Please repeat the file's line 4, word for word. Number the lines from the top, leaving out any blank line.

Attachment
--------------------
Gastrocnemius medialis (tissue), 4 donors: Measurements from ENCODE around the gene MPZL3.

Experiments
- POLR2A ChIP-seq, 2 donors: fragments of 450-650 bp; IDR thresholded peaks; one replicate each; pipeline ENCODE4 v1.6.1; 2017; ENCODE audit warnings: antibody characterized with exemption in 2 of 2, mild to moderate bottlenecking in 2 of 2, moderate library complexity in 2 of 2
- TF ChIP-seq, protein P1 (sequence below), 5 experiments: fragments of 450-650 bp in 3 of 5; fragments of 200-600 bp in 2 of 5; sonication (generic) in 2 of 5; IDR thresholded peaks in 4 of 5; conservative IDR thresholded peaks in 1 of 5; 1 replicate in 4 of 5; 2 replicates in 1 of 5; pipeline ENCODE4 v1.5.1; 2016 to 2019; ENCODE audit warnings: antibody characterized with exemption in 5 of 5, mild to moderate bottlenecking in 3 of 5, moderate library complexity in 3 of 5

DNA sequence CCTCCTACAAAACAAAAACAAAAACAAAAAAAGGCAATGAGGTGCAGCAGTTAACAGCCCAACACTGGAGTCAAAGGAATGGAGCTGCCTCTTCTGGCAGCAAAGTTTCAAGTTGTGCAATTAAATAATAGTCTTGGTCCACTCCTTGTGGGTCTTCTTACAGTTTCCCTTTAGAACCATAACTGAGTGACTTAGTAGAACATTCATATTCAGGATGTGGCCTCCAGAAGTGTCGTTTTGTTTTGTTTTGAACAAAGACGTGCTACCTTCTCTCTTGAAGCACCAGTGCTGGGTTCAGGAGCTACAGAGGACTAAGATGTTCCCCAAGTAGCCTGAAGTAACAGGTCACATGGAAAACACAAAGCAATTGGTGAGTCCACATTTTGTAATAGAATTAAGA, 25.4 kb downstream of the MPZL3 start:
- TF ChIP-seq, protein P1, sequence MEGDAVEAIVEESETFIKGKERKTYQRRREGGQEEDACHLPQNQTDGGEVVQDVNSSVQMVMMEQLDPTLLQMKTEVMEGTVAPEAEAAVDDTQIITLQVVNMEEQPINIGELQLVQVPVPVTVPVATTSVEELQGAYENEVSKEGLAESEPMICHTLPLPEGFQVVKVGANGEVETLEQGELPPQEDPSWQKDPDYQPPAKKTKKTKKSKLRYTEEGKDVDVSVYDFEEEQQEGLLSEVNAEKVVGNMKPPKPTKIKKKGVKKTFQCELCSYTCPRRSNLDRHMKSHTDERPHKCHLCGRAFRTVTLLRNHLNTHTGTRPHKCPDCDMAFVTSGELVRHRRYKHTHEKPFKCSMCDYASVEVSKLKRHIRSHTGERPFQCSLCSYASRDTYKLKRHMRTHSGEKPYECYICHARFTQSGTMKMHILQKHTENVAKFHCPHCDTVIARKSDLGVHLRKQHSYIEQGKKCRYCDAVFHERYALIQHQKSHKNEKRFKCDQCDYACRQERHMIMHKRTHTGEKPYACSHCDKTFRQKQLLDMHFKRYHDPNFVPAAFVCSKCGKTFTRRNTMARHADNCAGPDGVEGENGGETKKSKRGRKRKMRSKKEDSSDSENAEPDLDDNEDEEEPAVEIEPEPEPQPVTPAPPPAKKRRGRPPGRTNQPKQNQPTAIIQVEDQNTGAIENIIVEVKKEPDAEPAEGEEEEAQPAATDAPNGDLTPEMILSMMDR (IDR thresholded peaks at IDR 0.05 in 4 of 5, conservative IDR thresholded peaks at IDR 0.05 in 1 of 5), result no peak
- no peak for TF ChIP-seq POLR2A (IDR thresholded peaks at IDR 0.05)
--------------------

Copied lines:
- TF ChIP-seq, protein P1 (sequence below), 5 experiments: fragments of 450-650 bp in 3 of 5; fragments of 200-600 bp in 2 of 5; sonication (generic) in 2 of 5; IDR thresholded peaks in 4 of 5; conservative IDR thresholded peaks in 1 of 5; 1 replicate in 4 of 5; 2 replicates in 1 of 5; pipeline ENCODE4 v1.5.1; 2016 to 2019; ENCODE audit warnings: antibody characterized with exemption in 5 of 5, mild to moderate bottlenecking in 3 of 5, moderate library complexity in 3 of 5